- Have the student put his flute together and hold it with fingers on the keys, but not in playing position. The foot joint can rest on right knee, similar to beginning band rest position. Have the student gently finger some different note combinations without resorting to the use of the claw and being really grippy. Start slowly and have your student use his eyes to look at his fingers – using visual information to help inform tactile and kinesthetic information.
- Using appropriate effort (Goldilocks rule), have the student play a long tone middle Eb or D, doesn’t matter, just some note with a lot of fingers down. Ask if the student can feel the vibration of the flute through his fingers, which is asking him to monitor tactile information. If he can feel this, have him play the same note and squeeze really hard. He should notice that the vibration information is unavailable when he’s squeezing too hard. The lack of vibration can be considered a clue that he’s squeezing too hard.
- Encourage the student to notice when the claw first starts showing up to the Telemann party. Is it the scale sections? Is it the arpeggios? Is there a pattern to the madness? In my experience, the claw is always worse when fingers are unsure or trying to go faster than they really can. Is this is finger problem or a note reading problem or a rhythm problem?
- Check to see how high the fingers are as they come up off of the keys. Often, you will see major fly away fingers happening with the claw. The fingers should be hovering right over their keys, like space ships getting ready to land. The closer they are, the less distance they have to go, the less possibility they have to be in the wrong position and the faster you will be able to go.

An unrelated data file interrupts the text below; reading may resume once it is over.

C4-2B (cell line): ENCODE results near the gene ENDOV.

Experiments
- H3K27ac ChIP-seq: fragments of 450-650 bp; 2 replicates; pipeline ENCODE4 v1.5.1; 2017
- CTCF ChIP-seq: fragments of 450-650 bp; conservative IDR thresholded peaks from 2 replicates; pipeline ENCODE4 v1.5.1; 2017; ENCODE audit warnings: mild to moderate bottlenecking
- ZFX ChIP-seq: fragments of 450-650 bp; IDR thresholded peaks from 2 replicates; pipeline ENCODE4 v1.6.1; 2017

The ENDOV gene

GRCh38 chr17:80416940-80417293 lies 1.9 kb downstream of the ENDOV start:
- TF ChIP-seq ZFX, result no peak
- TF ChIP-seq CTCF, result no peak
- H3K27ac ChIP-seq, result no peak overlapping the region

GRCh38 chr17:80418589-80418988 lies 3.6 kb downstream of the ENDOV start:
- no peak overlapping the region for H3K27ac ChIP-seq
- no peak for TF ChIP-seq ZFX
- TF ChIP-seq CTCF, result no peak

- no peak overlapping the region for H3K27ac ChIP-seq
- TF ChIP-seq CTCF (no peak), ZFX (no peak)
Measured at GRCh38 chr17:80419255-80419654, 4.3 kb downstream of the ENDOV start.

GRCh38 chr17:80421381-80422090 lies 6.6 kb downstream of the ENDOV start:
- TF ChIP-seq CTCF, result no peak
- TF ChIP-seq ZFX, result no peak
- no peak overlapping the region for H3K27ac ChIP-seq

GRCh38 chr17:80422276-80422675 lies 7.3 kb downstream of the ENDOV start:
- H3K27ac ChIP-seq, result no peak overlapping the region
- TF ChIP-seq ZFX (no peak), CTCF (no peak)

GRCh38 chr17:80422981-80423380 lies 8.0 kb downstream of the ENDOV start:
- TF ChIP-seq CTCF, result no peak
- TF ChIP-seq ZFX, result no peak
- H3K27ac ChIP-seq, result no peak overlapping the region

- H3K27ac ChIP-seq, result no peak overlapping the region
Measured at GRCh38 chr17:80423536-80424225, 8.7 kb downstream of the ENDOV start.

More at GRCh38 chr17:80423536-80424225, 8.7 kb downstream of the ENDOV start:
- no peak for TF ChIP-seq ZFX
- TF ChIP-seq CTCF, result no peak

- Check out the position of the student’s right hand thumb. If it’s too far forward and they are pushing the flute away, this can contribute to the presence of the claw. Look at “Why So Many Flutists Have Right Hand Pain from FE issue…..???)
For many clawers, their currency is speed. If you can convince them that they will be able to play even faster when they’re not squeezing so hard, they will buy in and do the necessary work to retrain their movement. This is hard brain work and it’s much easier to correct this problem with the baby flutelets. It is our responsibility as the teachers to train not only WHAT our students are doing, but HOW they are going about doing it.
Back to the story…
After a few weeks, the new student is delighted to have his flute adjusted properly, tweaked his thumb position slightly, and completely overhauled how he thinks about bringing his right hand to the keys. The claw is just a memory and he’s on to playing the Carmen Fantasy add dizzying speeds.The flute is happy because it’s no longer being held in a death grip. The teacher is thrilled to hear her student shine and deliver his music authentically with appropriate effort. The claw, fortunately, is never seen again! We hope….